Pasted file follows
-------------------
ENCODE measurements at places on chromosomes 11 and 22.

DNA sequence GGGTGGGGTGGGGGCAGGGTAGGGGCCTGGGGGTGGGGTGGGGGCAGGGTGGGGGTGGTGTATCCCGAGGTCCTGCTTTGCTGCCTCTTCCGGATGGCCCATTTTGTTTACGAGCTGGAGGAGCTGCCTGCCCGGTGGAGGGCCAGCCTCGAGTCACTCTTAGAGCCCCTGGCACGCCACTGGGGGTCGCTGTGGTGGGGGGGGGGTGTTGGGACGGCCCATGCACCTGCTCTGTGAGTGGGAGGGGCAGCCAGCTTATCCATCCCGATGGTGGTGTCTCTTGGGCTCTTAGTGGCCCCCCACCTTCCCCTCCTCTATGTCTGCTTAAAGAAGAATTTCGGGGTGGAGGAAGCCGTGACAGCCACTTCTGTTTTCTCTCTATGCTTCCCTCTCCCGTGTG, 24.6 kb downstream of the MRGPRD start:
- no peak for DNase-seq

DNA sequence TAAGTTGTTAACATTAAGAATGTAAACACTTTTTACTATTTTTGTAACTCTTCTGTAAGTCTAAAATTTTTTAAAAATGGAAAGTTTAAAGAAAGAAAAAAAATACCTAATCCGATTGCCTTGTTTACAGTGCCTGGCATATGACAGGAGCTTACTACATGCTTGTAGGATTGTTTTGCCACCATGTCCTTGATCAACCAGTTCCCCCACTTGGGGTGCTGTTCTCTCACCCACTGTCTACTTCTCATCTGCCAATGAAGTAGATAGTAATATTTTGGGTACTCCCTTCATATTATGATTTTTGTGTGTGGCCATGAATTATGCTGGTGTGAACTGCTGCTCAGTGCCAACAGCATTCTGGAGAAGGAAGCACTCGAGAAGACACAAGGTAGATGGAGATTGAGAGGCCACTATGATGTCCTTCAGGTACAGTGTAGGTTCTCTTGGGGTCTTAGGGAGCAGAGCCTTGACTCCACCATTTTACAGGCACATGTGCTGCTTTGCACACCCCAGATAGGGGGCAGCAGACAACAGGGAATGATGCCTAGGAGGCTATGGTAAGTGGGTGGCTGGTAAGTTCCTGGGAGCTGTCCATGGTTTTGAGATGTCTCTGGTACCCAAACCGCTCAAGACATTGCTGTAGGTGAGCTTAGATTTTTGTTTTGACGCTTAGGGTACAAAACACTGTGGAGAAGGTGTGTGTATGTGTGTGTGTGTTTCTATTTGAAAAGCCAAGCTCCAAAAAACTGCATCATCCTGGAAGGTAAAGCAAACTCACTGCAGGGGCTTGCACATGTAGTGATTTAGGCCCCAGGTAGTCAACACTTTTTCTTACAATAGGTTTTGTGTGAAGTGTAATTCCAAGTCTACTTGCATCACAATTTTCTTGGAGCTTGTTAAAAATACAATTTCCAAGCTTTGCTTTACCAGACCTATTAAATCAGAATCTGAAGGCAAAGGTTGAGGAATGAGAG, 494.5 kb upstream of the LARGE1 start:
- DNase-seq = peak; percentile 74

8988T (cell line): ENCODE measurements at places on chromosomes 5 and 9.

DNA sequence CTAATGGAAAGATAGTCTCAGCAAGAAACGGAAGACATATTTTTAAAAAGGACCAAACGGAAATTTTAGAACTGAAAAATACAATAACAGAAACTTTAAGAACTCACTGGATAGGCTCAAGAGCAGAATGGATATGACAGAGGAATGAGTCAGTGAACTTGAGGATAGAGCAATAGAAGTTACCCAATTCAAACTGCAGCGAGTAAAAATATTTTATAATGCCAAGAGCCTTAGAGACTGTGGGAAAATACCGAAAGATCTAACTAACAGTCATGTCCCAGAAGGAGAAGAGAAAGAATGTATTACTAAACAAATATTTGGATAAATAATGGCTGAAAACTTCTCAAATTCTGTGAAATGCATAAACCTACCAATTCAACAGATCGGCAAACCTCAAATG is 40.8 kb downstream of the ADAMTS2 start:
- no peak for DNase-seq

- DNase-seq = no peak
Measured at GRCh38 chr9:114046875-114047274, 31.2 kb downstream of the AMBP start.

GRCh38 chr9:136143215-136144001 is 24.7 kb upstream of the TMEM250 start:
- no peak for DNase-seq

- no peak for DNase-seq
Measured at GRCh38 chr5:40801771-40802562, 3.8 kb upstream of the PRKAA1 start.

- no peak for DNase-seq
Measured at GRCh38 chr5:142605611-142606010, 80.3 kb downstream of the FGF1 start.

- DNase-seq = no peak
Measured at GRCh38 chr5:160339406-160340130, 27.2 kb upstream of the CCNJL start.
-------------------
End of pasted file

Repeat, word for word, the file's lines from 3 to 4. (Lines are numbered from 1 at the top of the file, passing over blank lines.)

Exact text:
- no peak for DNase-seq

DNA sequence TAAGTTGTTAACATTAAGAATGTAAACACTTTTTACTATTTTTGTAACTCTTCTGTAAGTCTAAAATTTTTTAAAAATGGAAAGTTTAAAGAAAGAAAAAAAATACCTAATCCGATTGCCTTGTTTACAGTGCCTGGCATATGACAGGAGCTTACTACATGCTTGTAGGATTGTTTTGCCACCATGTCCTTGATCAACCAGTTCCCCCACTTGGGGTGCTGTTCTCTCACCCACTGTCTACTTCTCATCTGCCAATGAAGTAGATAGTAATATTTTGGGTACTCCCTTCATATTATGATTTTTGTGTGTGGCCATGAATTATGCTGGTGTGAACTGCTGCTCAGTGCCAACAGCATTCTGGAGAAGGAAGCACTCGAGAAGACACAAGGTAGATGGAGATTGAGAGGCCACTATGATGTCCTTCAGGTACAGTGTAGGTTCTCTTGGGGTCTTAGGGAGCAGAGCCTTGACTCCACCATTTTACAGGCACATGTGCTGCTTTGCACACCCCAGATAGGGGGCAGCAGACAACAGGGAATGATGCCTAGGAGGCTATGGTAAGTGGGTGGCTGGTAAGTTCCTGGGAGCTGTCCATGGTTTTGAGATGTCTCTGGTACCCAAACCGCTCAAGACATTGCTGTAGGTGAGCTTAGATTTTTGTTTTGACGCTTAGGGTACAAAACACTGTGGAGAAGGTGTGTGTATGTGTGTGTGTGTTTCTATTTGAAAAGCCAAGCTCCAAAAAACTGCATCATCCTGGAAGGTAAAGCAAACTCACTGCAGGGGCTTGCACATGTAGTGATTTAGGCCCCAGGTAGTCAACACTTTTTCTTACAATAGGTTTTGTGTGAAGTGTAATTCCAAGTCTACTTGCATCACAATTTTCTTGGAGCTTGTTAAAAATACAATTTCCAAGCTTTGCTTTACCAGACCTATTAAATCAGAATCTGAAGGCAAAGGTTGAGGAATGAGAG, 494.5 kb upstream of the LARGE1 start: